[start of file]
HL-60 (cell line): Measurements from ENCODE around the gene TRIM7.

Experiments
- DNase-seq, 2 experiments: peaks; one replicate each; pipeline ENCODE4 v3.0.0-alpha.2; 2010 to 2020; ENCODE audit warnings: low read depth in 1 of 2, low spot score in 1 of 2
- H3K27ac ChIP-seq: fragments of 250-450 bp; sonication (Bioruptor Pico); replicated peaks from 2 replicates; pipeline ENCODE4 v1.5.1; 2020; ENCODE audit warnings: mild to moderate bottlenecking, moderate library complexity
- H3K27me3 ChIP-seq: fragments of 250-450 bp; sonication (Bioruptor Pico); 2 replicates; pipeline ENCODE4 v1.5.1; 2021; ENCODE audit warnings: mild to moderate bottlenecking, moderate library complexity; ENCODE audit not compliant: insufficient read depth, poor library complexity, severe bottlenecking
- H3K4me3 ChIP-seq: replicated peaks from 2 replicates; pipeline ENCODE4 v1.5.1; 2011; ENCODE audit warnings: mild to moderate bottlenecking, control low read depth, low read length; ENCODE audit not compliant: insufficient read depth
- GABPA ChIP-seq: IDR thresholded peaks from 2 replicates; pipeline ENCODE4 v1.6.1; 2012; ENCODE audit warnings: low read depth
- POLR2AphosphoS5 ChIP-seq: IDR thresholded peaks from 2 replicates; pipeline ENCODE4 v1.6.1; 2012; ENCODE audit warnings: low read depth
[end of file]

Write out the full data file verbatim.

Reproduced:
HL-60 (cell line): Measurements from ENCODE around the gene TRIM7.

Experiments
- DNase-seq, 2 experiments: peaks; one replicate each; pipeline ENCODE4 v3.0.0-alpha.2; 2010 to 2020; ENCODE audit warnings: low read depth in 1 of 2, low spot score in 1 of 2
- H3K27ac ChIP-seq: fragments of 250-450 bp; sonication (Bioruptor Pico); replicated peaks from 2 replicates; pipeline ENCODE4 v1.5.1; 2020; ENCODE audit warnings: mild to moderate bottlenecking, moderate library complexity
- H3K27me3 ChIP-seq: fragments of 250-450 bp; sonication (Bioruptor Pico); 2 replicates; pipeline ENCODE4 v1.5.1; 2021; ENCODE audit warnings: mild to moderate bottlenecking, moderate library complexity; ENCODE audit not compliant: insufficient read depth, poor library complexity, severe bottlenecking
- H3K4me3 ChIP-seq: replicated peaks from 2 replicates; pipeline ENCODE4 v1.5.1; 2011; ENCODE audit warnings: mild to moderate bottlenecking, control low read depth, low read length; ENCODE audit not compliant: insufficient read depth
- GABPA ChIP-seq: IDR thresholded peaks from 2 replicates; pipeline ENCODE4 v1.6.1; 2012; ENCODE audit warnings: low read depth
- POLR2AphosphoS5 ChIP-seq: IDR thresholded peaks from 2 replicates; pipeline ENCODE4 v1.6.1; 2012; ENCODE audit warnings: low read depth